Game of the Week preview: Blackhawks could finish anywhere from fifth to ninth place

Considering the fact that the final regular season NBC Game of the Week (at 12:30 pm ET) also comes on the final day of the 2010-11 campaign, there was a serious risk that this could have been a meaningless game. Instead, the Chicago Blackhawks host the Detroit Red Wings in a contest that could rearrange the lower half of the Western Conference’s playoff tree.

To put it in the simplest terms, the Blackhawks could finish as high as fifth place in the West with a regulation or overtime win against Detroit. That’s a pretty high ceiling for a team fighting for their playoff lives, but there’s also the very low floor. If Chicago loses in regulation and the Dallas Stars earn a regulation or overtime win, the Blackhawks won’t even make the playoffs.

There are, however, some in-betweens among those two extremes. The most important thing to remember is that a single point will clinch them a playoff spot (and the seventh seed), but if you want the full rundown of the scenarios, check the bottom of this post.

Beyond the minute details of how/where they can end up in the playoffs, the most important question is: how are they approaching this game? CSN Chicago’s Tracey Myers caught up with coach Joel Quenneville and the team, who realize that weeks of discussing must-win games boil down to a contest that really is the biggest of their turbulent 2010-11 season.

“Everything’s at stake for tomorrow’s game,” Joel Quenneville said after Saturday’s practice. “I don’t know how many times we’ve said that statement all year, but tomorrow it really is.”

If the Blackhawks want to get that one point – or two, which would actually be more to their liking – they’re going to have to bring the same dominant game they had in their 4-2 victory in Detroit on Friday night. The Blackhawks were stellar; as Brian Campbell said, they recognized the situation at hand.

Rinse and repeat.

“It’s the biggest game. (Friday) was the biggest before that, and the one before that. It’s been that way for a while,” Campbell said. “We’re still in the same situation. It’s probably going to be a playoff atmosphere so we’ll be ready to go.”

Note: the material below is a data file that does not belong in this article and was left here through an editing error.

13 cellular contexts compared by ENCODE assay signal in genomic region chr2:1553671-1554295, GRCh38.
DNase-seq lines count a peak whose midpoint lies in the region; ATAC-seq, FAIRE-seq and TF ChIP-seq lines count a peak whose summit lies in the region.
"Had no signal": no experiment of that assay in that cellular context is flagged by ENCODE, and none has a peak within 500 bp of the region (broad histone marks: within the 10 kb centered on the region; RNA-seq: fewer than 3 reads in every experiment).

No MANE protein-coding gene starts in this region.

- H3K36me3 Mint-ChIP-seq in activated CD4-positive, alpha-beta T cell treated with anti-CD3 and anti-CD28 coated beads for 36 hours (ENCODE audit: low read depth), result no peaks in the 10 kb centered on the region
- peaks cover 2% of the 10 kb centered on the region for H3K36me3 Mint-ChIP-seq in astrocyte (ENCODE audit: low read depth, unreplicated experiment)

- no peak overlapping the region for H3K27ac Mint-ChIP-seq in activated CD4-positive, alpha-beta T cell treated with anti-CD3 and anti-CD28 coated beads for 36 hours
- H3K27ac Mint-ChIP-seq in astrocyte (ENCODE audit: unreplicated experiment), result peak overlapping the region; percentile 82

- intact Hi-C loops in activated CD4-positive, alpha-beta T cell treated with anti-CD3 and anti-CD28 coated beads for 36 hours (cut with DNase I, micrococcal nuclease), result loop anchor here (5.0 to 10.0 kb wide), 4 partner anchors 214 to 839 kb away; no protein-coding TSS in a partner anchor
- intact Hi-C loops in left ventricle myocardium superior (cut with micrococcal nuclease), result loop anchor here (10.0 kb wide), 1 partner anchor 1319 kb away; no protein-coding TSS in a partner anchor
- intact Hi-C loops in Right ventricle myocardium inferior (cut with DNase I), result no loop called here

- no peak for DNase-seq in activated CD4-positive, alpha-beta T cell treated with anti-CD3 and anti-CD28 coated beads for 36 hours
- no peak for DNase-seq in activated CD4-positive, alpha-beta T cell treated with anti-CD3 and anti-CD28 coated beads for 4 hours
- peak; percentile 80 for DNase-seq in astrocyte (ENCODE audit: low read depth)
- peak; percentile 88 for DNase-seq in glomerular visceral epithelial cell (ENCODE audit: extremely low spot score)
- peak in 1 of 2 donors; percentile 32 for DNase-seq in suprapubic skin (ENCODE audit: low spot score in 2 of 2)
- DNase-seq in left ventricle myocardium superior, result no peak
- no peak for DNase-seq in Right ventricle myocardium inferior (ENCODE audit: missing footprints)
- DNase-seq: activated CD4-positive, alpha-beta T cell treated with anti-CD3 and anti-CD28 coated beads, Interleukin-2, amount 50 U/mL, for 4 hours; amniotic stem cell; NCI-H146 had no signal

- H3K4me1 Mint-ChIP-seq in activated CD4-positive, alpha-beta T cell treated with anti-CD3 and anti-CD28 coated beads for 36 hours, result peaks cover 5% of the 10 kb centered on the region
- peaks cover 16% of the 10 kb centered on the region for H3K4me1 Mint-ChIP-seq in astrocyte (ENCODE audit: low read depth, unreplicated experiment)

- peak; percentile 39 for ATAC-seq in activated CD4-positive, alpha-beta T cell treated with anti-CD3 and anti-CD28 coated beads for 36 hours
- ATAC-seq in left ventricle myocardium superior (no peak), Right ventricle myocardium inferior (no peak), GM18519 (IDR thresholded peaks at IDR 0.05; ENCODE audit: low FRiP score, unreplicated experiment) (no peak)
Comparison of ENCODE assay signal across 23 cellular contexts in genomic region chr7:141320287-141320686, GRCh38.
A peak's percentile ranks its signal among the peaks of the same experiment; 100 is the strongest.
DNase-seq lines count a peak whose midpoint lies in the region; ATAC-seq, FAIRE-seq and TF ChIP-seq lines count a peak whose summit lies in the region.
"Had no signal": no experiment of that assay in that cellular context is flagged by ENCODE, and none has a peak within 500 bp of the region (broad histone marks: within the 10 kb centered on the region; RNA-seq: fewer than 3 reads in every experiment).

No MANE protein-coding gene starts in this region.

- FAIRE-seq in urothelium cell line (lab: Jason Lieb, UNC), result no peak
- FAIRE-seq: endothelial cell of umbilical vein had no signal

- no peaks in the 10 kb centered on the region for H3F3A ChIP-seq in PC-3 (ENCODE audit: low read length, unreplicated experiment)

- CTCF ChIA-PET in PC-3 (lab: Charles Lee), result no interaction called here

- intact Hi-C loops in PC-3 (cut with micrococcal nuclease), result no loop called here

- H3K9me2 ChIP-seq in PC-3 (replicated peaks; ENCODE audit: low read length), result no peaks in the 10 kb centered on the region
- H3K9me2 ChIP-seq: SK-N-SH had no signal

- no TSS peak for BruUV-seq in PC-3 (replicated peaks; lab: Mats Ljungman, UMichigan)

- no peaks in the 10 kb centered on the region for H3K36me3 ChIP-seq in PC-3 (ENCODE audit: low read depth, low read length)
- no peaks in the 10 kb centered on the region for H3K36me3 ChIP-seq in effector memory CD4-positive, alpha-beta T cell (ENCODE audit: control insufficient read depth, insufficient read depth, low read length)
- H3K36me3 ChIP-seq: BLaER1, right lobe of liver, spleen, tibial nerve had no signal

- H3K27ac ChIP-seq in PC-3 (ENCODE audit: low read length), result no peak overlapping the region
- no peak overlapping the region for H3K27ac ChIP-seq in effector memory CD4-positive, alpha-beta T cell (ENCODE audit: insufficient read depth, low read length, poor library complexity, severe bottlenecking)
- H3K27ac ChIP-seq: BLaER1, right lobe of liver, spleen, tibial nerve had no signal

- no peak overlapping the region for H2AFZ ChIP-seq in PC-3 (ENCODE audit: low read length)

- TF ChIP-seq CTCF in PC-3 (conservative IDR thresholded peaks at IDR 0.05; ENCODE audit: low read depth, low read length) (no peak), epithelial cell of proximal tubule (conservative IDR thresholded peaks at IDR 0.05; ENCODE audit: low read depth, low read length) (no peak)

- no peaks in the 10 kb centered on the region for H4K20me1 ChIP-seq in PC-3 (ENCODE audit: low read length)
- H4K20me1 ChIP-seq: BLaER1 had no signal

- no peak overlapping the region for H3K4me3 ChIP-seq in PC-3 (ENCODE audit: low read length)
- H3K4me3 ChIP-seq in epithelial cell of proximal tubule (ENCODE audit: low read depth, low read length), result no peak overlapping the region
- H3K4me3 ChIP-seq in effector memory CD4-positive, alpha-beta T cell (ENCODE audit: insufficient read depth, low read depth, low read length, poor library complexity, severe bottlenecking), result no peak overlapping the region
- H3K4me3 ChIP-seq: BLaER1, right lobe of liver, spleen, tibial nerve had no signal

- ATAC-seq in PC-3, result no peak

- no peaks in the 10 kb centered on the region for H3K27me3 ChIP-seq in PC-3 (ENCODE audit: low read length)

The defending Stanley Cup champions must wait until the absolute last day of the season to find out if they’ll even make the playoffs again. While their focus must have been centered on their own conference foes more than anything else on Saturday, there’s a good chance that the Blackhawks are also aware of the sorry fate of another former championship team: the Carolina Hurricanes.

Much like the Hurricanes, Chicago’s fate is in their own hands. Will they win that staring contest, or will they blink, allowing another team to decide their future? We’ll find out in the NBC Game of the Week.

Chicago’s possibilities beyond a regulation/overtime win or the worst case scenario:

A single point would earn the Blackhawks the seventh seed since the 98-point Los Angeles Kings don’t have as many non-shootout wins as Chicago.

There’s also a nail-biting scenario in which Chicago could stay in eighth place. They would “accomplish” this task by losing in regulation to Detroit while the Stars fail to win in regulation or overtime.

The final situation involves a shootout win for the Blackhawks. Chicago would end the season with the same amount of non-shootout wins as Phoenix and Nashville, but they hold tiebreaker advantages over both teams.* Ultimately, then, a shootout win would be just as valuable as a regulation or overtime win. The Blackhawks would earn the fifth seed in that situation.

(How did I get at that last point? Let’s just say it’s a complicated scenario, but Buddy Oakes at Preds On the Glass came up with the same conclusions.)

***

So, in the grand scheme of things, the Blackhawks can earn the fifth spot with a win and a playoff spot with an overtime or shootout loss. If they fail to earn a point, they are at the mercy of the Stars.

If you’re hoping for a playoff atmosphere in the last day of the season, look no further than Sunday’s game between the Red Wings and the Blackhawks.

Predators’ Kevin Fiala taken off on stretcher, hospitalized after scary fall

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The crowd in St. Louis was sent to stunned silence at the scary sight of Nashville Predators rookie Kevin Fiala crashing feet-first into boards during the first period of Game 1.